Friday, May 31, 2002
8:00 pm – 10:15 pm
Inspirations from the Nile
Opening Remarks H.E. Afaf Elmazariky, Consul
Lecture Egypt in Film – the Good, the Bad, the Nile
Moderator Stuart Tyson Smith overviews the birth of “Egyptomania” and discusses how Egypt maintains its hold on our imaginations.
Performance Geraldine McMillian, soprano, accompanied
Arias from Verdi’s Egyptian inspired Aïda and other works from Egyptian romantic composers of the 19th century and the music pertaining to their Egyptian heritage.
Saturday, June 1, 2002
10:00 am – 4:00 pm
Treasures of the New Kingdom
Distinguished speakers use art and archeology to unlock mysteries 3500 years in our past. UC Berkeley’s Cathleen Keller looks at everyday life in ancient Egypt through art. James Romano of the Brooklyn Museum tells the story of New Kingdom (1570-1182 BCE) pharoahs – Akenhaten, Tutankhamen, Ramses II – through sculpture. Peter Lacovara of the Carlos Museum examines religion through the architecture of the city of Amarna. UC Berkeley Visiting Lecturer Marian Feldman explores the art of diplomacy in the New Kingdom era with an emphasis on the gifts exchanged between leaders in the region and the sharing of technology and resources.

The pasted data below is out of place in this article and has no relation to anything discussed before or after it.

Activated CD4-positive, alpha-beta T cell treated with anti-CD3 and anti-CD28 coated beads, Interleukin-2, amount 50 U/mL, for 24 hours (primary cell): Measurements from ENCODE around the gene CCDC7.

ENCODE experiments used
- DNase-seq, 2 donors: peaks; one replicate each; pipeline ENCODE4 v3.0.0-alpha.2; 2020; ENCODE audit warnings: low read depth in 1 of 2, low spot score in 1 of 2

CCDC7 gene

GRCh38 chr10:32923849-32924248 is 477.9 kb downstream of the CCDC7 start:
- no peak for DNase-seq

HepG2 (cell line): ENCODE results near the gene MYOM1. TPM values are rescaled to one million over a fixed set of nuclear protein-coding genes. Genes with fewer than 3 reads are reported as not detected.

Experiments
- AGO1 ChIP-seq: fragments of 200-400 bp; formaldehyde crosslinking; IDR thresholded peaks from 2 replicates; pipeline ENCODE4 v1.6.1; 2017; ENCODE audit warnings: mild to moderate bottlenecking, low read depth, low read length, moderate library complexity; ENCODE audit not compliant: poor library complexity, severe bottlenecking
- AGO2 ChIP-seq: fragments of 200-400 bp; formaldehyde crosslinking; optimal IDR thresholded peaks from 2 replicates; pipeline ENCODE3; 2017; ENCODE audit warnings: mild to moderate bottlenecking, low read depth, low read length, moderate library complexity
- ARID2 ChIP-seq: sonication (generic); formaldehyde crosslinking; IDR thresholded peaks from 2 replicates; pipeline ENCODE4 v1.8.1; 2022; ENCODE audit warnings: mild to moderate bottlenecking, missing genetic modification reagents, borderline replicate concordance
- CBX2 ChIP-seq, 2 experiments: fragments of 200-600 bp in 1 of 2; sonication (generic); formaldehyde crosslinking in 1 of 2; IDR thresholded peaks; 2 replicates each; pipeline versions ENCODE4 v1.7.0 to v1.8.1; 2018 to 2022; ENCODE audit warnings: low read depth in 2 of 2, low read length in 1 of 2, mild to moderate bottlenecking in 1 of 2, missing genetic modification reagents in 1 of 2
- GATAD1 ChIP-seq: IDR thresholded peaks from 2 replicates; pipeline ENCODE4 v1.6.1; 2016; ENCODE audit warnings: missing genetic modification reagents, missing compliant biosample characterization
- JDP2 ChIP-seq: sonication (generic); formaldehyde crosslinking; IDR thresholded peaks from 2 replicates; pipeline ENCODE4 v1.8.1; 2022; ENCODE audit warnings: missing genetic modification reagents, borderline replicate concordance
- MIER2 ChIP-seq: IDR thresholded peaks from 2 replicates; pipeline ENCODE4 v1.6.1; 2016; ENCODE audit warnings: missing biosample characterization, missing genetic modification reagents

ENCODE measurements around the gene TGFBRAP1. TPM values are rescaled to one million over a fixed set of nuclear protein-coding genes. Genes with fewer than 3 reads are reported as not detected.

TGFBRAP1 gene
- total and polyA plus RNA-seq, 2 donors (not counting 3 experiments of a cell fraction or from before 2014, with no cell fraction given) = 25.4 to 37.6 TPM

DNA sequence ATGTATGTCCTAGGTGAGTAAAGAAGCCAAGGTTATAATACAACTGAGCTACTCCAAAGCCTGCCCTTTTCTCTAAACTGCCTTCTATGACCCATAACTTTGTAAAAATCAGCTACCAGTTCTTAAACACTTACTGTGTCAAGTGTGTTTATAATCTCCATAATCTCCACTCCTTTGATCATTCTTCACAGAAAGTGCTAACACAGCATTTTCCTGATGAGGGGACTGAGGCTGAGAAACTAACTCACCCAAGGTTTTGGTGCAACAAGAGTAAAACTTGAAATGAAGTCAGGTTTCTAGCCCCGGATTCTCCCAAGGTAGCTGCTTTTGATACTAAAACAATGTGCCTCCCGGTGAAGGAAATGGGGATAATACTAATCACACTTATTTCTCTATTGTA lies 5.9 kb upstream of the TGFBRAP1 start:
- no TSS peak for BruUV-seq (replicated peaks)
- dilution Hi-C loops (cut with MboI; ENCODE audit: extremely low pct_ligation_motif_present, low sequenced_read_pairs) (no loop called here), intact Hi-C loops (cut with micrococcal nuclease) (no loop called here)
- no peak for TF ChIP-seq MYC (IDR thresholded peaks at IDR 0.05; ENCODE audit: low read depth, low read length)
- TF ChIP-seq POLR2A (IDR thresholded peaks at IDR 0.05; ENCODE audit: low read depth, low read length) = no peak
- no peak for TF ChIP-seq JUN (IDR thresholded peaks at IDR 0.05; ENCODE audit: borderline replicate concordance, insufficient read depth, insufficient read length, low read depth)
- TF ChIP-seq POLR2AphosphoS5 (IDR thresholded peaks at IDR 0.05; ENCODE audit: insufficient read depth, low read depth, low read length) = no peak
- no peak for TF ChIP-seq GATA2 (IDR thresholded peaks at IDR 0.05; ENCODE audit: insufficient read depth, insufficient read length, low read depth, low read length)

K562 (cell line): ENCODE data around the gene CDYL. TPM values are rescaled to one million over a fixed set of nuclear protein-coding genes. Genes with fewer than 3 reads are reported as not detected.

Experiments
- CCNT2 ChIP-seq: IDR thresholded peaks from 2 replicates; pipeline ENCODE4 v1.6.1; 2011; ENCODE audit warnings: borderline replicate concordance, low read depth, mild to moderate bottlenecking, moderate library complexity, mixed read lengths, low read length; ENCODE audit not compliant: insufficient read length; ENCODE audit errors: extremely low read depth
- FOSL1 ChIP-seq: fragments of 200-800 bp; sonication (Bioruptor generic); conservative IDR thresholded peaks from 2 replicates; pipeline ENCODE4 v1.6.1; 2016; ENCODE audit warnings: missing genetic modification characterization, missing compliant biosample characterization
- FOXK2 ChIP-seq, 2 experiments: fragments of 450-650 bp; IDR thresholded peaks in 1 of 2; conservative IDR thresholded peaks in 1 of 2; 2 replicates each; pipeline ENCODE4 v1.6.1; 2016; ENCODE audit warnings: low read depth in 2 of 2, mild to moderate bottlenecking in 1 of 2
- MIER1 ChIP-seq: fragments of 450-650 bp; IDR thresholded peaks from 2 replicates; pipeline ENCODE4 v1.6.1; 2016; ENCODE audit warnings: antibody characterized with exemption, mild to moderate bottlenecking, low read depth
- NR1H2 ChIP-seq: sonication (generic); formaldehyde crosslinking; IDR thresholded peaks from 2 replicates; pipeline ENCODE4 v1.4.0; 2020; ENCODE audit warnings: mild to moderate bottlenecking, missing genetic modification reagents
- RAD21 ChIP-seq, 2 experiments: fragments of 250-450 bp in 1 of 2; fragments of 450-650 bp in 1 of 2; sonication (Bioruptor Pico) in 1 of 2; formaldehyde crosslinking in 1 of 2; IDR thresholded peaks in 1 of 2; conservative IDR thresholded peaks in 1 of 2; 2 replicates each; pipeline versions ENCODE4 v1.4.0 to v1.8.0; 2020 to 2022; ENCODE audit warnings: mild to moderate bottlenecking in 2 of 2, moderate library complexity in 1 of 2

When thinking of ancient Egypt, we are often struck with an image of King Tut’s golden head or Cleopatra being fanned by the Nile. However, Egyptian reliefs and sculptures also portray average Egyptian’s in the most common settings and routines. In this lecture, Cathleen Keller (Associate Professor, Department of Near Eastern Studies, UC Berkeley) will offer a look at everyday life in ancient Egypt through art.
The rulers of the New Kingdom (Dynasties 18 – 20) included some of the most extraordinary and powerful personalities in the 3000 years of Egyptian history. James Romano (Curator, Dept. of Egyptian, Classical and Ancient Middle Eastern Art, Brooklyn Museum of Art) will use sculpture to introduce some of the better known monarchs (Hatshepsut, Thutmose III, Amunhotep III, Akhenaten, and Ramses II) as well as other, lesser-known kings whose achievements had profound significance in their time.
Performance Traditional Egyptian Dance
The city of Akhenaten, now known as Amarna, contains ruins of temples, palaces and houses of a most unusual period in the religious and architectural history of Ancient Egypt. Peter Lacovara (Curator of Ancient Art, Carlos Museum at Emory University) will interpret religion through architecture in findings from the city of Amarna.
Panel Discussion Moderated by Stuart Tyson Smith
Written questions from the audience to be addressed.
Marian Feldman, Near Eastern Studies, UC Berkeley
Cathleen Keller, Near Eastern Studies, UC Berkeley
Peter Locavara, Curator of Ancient Art, Carlos Museum, Emory U
Geraldine McMillian, soprano,
Richard Mercier, piano,
James Romano, Curator of Ancient Art, Brooklyn Museum of Art
Stuart Tyson Smith